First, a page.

Triathlete and triathlon coach Brett Blankner says that pacing a triathlon successfully has three critical components: you should know how long the race will take you, understand the difference between aerobic and anaerobic capacity and be smart on the bike.
”People forget that a triathlon isn't three individual sports with a big break in between. Instead, you should look at it as one long aerobic event,” Blankner says.
“If this race will take you at least three hours, are you fit enough to keep moving forward for three whole hours? Have you trained three hours non-stop before? Should you be going this fast at the start when you have three hours left to go? Probably not.”
Going too hard has a very limited time-span and will end your race quickly
For pacing your triathlon right it is also crucial to learn the difference between aerobic and anaerobic energy systems and fuel accordingly.
“Once your heart rate goes above a certain level – the aerobic threshold – you are no longer aerobic and have to start borrowing energy against your anaerobic system. This is where heart rate can help you tremendously.”
“Going too hard has a very limited time-span and will end your race quickly. Your stomach shuts down so you can't digest fuel and your breathing becomes forced as your lungs try to ram air into your bloodstream.”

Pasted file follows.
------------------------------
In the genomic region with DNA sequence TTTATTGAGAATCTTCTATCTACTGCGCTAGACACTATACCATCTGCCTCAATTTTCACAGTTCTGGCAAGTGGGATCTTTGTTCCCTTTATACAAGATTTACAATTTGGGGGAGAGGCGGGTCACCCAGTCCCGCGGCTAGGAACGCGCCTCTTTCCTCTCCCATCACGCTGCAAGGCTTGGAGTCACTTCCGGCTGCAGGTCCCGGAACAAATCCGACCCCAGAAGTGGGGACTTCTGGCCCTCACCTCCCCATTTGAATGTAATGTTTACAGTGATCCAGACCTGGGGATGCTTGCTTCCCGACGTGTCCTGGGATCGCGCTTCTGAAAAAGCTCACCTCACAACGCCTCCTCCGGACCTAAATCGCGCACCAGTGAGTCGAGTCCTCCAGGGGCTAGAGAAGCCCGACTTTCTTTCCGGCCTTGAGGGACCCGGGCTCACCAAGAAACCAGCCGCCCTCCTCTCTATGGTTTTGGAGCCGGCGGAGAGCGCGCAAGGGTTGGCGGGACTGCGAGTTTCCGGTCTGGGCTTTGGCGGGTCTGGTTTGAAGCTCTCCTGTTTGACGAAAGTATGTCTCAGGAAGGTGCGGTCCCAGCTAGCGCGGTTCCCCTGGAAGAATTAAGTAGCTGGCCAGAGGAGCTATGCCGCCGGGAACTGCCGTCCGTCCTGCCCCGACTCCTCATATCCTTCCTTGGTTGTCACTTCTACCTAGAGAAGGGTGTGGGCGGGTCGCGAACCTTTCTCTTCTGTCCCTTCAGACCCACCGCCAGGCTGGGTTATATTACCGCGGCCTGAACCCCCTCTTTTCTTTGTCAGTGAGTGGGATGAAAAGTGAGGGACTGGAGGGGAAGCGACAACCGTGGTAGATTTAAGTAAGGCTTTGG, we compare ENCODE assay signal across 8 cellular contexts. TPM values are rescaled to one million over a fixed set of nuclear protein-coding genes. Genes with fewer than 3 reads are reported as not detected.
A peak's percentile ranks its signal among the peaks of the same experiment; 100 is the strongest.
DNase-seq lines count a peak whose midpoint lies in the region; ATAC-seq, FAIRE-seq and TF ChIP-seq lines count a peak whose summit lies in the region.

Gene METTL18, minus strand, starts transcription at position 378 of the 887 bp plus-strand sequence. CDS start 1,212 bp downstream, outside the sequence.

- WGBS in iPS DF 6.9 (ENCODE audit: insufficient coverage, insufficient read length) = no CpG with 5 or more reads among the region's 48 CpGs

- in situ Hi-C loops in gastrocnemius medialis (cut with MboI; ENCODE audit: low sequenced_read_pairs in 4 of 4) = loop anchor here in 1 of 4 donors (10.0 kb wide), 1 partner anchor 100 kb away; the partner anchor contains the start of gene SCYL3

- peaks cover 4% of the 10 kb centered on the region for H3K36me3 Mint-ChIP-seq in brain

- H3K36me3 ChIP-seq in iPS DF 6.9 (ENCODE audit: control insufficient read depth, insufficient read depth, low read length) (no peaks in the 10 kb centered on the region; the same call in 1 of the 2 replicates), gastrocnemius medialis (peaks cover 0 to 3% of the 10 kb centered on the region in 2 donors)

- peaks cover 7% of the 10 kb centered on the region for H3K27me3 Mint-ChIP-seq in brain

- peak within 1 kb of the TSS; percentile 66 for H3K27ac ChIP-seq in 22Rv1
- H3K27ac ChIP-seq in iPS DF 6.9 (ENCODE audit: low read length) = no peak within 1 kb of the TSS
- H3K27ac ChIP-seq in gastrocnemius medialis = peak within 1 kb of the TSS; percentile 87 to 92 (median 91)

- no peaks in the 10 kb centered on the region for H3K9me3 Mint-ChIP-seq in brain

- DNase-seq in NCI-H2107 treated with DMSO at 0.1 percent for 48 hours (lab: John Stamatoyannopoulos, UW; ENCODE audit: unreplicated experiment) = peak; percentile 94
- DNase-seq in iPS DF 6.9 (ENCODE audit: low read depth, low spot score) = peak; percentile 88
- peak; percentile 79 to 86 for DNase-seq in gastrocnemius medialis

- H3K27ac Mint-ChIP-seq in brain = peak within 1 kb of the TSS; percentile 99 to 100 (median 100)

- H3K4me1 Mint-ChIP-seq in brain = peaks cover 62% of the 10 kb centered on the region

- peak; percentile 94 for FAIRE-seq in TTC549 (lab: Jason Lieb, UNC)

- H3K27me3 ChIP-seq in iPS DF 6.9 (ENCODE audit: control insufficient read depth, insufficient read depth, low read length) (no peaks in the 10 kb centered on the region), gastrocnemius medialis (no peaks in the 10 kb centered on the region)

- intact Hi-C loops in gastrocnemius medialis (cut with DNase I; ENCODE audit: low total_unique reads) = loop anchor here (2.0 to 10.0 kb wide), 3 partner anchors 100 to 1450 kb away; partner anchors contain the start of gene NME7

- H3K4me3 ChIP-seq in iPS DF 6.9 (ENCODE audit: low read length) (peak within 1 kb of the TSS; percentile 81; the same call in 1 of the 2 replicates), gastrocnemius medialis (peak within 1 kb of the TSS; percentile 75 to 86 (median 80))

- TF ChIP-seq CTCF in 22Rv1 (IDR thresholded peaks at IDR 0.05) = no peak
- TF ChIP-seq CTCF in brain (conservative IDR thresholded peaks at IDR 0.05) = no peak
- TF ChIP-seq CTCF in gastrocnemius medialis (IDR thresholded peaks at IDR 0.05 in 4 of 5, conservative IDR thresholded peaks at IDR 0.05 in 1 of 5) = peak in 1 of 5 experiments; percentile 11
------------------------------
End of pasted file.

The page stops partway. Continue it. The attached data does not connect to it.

Blankner suggests using a method by Dr Phil Maffetone, the coach behind legendary triathlete Mark Allen.
“The heart rate limit for this is about 180 minus your age. If you stay under this number, you can breathe and digest fuel just fine and go all day. You can play with getting closer to and even well over this threshold number based on how short the race is and how close you are to the finish line. With some practice, it becomes the best tool available for great pacing.”
When you see somebody running well in a triathlon, you're not seeing a great runner. You're seeing a great cyclist.
The third critical component Blankner talks about is being smart on a bike. The bike portion of the race is so damaging to your running legs, that you need to make sure you train to limit that damage as much as possible.
“You can take a world-class marathoner and turn him into a slow walker in a triathlon if he can't bike well. If you end up walking on the run, your speed just dropped to near-zero.”
“When you see somebody running well in a triathlon, you're not seeing a great runner. You're seeing a great cyclist who can now run because the bike ride didn't hurt.”
Brett Blankner is an American ultra-endurance athlete and a coach, who also produces Zen & the Art of Triathlon podcast.